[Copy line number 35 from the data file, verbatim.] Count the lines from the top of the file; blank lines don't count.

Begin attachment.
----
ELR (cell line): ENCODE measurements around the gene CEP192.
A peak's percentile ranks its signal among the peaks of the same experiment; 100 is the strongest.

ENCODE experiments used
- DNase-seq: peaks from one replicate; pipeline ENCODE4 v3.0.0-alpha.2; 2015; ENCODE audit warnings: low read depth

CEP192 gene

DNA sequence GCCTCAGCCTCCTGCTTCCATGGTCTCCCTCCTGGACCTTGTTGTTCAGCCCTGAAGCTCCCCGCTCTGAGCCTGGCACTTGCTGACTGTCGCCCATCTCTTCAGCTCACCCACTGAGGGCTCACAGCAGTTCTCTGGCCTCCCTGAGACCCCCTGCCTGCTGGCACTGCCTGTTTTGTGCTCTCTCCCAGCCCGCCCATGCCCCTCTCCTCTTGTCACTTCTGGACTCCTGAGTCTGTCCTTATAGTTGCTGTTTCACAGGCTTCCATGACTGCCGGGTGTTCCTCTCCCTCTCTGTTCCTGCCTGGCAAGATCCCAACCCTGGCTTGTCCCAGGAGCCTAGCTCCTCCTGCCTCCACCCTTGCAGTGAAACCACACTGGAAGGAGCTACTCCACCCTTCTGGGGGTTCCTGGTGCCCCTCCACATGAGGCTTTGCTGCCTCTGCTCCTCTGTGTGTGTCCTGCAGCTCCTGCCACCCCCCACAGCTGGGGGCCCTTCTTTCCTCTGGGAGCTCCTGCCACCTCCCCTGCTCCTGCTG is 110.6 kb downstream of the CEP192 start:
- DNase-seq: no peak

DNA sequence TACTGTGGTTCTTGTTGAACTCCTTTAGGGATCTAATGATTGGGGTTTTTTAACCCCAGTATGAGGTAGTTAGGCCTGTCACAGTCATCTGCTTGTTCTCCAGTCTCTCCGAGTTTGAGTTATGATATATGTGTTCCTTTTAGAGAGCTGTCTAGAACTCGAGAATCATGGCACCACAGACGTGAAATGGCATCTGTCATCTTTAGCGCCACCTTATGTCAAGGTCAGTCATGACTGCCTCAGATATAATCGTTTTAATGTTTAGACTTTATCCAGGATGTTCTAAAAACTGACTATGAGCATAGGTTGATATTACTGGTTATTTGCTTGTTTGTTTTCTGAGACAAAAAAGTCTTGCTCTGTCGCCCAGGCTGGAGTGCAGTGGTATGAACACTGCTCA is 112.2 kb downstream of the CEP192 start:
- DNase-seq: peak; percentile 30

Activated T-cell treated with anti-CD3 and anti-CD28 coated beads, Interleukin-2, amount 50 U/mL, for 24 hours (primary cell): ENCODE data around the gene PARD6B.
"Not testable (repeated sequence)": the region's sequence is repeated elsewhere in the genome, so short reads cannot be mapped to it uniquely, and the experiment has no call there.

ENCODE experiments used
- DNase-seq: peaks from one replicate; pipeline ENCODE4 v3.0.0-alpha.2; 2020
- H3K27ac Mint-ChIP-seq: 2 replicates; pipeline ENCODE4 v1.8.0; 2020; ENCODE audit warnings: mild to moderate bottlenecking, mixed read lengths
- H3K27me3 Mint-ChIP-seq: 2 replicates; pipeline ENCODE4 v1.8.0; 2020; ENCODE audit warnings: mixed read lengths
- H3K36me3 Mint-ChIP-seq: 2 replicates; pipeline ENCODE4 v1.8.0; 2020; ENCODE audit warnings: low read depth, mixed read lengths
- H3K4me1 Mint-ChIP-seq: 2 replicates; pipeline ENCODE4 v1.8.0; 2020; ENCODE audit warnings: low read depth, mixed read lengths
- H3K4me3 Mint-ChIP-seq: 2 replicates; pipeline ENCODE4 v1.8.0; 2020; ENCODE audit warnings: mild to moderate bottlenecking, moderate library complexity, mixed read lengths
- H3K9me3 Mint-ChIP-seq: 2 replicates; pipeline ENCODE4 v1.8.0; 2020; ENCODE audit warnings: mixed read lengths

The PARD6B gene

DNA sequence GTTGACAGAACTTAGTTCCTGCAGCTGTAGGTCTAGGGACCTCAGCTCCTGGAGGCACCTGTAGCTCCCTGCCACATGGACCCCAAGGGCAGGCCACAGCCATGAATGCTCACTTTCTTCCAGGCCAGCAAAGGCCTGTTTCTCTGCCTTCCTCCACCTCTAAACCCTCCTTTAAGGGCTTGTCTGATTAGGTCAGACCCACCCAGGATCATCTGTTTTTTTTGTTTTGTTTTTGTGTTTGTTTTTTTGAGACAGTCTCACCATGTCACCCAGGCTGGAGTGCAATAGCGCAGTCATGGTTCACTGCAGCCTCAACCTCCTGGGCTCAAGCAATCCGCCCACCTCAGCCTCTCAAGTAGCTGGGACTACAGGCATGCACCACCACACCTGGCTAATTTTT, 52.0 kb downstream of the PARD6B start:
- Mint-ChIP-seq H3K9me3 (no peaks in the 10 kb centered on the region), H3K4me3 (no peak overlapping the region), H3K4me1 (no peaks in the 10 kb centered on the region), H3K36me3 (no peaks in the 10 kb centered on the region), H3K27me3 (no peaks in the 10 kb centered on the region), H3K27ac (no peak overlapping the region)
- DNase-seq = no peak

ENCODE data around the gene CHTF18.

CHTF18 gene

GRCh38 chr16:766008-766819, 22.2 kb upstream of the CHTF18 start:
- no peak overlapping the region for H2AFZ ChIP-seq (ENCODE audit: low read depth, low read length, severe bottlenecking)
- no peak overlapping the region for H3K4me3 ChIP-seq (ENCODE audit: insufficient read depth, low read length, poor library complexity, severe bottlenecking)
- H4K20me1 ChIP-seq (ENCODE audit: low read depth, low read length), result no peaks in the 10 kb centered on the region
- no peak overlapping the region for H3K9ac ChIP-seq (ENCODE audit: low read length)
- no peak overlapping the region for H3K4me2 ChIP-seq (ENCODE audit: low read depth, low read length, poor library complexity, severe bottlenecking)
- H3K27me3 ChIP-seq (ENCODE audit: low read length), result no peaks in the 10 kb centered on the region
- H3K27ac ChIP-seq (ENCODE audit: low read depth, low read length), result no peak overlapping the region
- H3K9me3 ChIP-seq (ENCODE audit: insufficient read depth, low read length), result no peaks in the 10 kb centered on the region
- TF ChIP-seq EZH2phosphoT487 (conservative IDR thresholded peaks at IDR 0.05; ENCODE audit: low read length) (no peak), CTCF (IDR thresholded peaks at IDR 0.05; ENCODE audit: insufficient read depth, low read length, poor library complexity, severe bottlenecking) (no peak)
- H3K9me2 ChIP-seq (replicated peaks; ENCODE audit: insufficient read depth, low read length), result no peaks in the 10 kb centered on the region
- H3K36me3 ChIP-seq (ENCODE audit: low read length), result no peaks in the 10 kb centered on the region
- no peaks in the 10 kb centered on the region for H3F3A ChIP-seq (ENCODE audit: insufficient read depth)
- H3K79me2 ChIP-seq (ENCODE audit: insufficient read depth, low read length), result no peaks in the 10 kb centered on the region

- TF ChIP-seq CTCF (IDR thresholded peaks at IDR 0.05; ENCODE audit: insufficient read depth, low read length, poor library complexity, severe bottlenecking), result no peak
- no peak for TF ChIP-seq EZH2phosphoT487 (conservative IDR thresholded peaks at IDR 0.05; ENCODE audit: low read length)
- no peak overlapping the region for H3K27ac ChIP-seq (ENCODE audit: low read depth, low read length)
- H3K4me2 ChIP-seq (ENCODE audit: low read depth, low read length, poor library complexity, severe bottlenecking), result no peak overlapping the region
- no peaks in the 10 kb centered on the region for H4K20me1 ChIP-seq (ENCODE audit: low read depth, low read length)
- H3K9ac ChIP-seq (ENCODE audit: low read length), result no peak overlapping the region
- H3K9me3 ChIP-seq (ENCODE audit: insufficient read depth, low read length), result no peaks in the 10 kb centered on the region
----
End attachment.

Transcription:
- TF ChIP-seq EZH2phosphoT487 (conservative IDR thresholded peaks at IDR 0.05; ENCODE audit: low read length) (no peak), CTCF (IDR thresholded peaks at IDR 0.05; ENCODE audit: insufficient read depth, low read length, poor library complexity, severe bottlenecking) (no peak)